Friday, April 01, 2011

Buzz and co.

If Ethics Girl ever held it against me that I subjected her to the deep sand of Southwell on Tuesday (and I don't think that she ever did), then I am sure that she would now have forgiven me because yesterday (ie two days after her trip to Southwell) I took her to "Horse Heaven", which is a good way of describing Kerry Oldfield's farm deep in the lovely Norfolk countryside between Norwich and Holt. We've been lucky enough for many years now to be able to send horses to this wonderful property where they can enjoy the life of luxury in the safest of hands, and I think that Ethics' current visit will probably prove to have been her fourth break there. Anyway, she's now in a big field full of grass, enjoying an extremely well-earned break with both Rhythm Stick and Ruby In The Dust. The former, like Ethics, has really earned his current break (both won three races during their most recent prepartion) while Ruby has done nothing whatsoever to earn a holiday - but she's only a youngster (albeit a four-year-old youngster) who still needs to do a bit more developing and maturing before she's ready for a racing career. And she's lucky at present to be doing her developing and maturing there. Ethics and Rhythm Stick are pictured in the second photograph in this paragraph, while its third picture shows Ethics and Ruby re-acquainting themselves. Is it too corny that I suggest that Ethics is saying, "Hello Ruby In The Dust"? Anyway, it's a lovely time of year (and one at which Primrose Farm really lives up to its name, as one passes plenty of such flowers as one drives in) and I couldn't think of a nicer place in which these horses could be spending it.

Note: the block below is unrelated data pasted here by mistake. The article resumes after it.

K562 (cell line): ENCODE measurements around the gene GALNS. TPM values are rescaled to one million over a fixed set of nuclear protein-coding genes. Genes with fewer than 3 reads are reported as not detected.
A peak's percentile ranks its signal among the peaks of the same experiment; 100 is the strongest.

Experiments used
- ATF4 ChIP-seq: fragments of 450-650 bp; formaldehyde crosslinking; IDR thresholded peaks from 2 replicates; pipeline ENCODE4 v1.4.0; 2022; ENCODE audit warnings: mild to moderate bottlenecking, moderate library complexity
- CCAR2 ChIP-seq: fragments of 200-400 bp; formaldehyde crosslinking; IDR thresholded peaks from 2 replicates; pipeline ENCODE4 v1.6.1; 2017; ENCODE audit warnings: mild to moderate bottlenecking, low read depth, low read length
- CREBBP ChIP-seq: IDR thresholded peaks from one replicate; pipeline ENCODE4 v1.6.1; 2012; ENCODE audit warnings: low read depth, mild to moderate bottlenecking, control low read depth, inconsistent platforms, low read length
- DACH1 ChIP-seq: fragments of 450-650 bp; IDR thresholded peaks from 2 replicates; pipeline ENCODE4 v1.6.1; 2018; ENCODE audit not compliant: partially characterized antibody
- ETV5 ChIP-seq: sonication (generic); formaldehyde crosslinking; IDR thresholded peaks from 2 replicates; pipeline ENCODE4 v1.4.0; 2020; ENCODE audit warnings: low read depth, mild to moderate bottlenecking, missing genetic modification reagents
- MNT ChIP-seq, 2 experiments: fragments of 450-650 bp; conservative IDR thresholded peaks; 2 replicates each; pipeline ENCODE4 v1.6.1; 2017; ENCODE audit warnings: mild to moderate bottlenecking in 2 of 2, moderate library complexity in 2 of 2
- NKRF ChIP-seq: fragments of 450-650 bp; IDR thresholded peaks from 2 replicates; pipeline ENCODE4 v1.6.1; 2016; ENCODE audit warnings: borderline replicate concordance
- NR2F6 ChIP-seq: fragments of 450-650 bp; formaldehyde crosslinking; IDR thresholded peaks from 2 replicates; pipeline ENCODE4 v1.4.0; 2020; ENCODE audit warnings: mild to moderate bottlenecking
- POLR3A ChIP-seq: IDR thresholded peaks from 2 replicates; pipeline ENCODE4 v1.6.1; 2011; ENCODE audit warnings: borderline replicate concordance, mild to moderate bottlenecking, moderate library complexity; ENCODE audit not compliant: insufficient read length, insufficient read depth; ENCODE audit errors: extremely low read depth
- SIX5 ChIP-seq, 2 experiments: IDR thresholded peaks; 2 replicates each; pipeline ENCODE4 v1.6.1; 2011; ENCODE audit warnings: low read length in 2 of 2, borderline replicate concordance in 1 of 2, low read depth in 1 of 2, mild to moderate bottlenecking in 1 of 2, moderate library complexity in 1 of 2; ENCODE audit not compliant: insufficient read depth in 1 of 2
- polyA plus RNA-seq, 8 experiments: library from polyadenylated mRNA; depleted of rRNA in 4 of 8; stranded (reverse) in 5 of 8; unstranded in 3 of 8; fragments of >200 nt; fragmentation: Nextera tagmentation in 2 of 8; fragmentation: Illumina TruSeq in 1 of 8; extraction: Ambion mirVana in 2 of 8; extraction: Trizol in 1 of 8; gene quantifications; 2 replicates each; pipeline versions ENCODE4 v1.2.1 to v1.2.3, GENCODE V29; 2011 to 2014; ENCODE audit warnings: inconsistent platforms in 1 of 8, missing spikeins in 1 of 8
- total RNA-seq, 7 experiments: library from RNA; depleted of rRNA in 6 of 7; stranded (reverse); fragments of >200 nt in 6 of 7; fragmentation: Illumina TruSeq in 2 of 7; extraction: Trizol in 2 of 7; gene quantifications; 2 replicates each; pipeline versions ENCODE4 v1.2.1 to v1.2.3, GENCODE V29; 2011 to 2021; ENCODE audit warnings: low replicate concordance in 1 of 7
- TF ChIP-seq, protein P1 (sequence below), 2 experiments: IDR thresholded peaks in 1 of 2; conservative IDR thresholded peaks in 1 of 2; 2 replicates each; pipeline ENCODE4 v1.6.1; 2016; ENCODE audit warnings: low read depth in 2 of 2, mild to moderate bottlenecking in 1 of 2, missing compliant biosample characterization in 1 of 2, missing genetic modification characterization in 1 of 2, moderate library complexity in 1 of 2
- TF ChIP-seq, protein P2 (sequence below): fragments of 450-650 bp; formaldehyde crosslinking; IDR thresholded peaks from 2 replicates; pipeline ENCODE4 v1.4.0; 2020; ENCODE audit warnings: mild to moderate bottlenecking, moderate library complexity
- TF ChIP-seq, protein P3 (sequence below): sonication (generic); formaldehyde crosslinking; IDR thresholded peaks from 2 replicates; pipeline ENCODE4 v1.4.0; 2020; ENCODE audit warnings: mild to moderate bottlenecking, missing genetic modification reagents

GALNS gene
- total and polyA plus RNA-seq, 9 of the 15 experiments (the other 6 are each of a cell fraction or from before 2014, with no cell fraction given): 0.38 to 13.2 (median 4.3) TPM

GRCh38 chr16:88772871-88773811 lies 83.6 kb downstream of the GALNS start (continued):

Yesterday's other excitements included my being asked by Gemma to highlight the forthcoming charitable exertions of her husband Simon. Simon is, as you might know, not only a very good vet, but also a distinguished athlete who is equally adept at running, cycling or swimming and is thus a seasoned competitor in triathlons, Ironman competitions and the like. Anyway, to raise both money for and awareness of the Neuroblastoma Society and Cancer Research UK, both of whom have been doing a lot to help his 3-year-old nephew Luke, Simon will running the London Marathon dressed as Buzz Lightyear and then the Edinburgh Marathon more conventionally attired. His obviously won't be recording anything like his best time when weighed down by a Buzz Lightyear costume, but even so he aims to complete the London Marathon in around 2 hours 37 minutes. He will then be aiming for a personal best in Edinburgh - and if he were to achieve that, that would be a decent effort as I presume that Edinburgh is host to one of the more undulating marathons. Anyway, you can read all about this venture on . You can also see there a great photo Simon in his Buzz Lightyear gear. In this blog, by contrast, you'll have to settle for two much more mundane photographs of him. In the first one he is about to settle down for a gruelling session of one of the other sports at which he excels (Uno) while in the second one he appears, though surrounded by friends, to have taken himself off in his mind into the world of the triathlete. One can imagine that he is composing his own critical notices in his head: "The crowd gasps at Waterhouse's masterful control of the bicycle". Or he could be imagining a blue plaque above the place where he first ever touched a girl's chest. (By the way, if it is felt that there have been any breaches of intellectual property copyright in this paragraph, I hope that Jarvis Cocker will accept my plagiarism in the light-hearted vein in which it is intended).